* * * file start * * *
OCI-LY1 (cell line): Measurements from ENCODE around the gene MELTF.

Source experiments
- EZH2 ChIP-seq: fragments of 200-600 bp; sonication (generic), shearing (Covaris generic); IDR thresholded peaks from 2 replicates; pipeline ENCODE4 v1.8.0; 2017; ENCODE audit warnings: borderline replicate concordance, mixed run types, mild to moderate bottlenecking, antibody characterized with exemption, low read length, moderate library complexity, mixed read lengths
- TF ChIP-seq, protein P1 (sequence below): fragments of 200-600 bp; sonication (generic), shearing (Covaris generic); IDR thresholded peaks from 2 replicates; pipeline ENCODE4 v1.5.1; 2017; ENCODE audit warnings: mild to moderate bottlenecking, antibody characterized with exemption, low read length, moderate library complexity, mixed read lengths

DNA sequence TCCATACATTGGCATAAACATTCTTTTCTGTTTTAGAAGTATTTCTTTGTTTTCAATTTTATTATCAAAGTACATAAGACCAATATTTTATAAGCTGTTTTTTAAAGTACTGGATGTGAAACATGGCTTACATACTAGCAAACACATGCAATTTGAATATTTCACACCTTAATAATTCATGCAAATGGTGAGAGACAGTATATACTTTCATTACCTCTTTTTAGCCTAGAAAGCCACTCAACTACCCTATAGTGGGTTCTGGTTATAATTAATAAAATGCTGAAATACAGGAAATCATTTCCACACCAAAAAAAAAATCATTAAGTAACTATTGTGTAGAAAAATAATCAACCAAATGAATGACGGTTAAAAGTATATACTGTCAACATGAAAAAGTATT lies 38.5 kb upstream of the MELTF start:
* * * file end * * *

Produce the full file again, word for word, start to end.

OCI-LY1 (cell line): Measurements from ENCODE around the gene MELTF.

Source experiments
- EZH2 ChIP-seq: fragments of 200-600 bp; sonication (generic), shearing (Covaris generic); IDR thresholded peaks from 2 replicates; pipeline ENCODE4 v1.8.0; 2017; ENCODE audit warnings: borderline replicate concordance, mixed run types, mild to moderate bottlenecking, antibody characterized with exemption, low read length, moderate library complexity, mixed read lengths
- TF ChIP-seq, protein P1 (sequence below): fragments of 200-600 bp; sonication (generic), shearing (Covaris generic); IDR thresholded peaks from 2 replicates; pipeline ENCODE4 v1.5.1; 2017; ENCODE audit warnings: mild to moderate bottlenecking, antibody characterized with exemption, low read length, moderate library complexity, mixed read lengths

DNA sequence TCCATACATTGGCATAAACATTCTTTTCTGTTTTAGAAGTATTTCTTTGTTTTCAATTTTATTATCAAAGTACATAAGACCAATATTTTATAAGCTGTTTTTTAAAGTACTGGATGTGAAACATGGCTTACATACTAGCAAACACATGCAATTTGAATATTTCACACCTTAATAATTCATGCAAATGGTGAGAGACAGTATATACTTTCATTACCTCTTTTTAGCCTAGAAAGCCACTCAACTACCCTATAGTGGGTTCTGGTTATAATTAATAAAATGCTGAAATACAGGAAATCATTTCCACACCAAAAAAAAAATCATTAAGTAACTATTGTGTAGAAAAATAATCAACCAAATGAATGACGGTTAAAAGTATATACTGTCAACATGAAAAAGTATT lies 38.5 kb upstream of the MELTF start: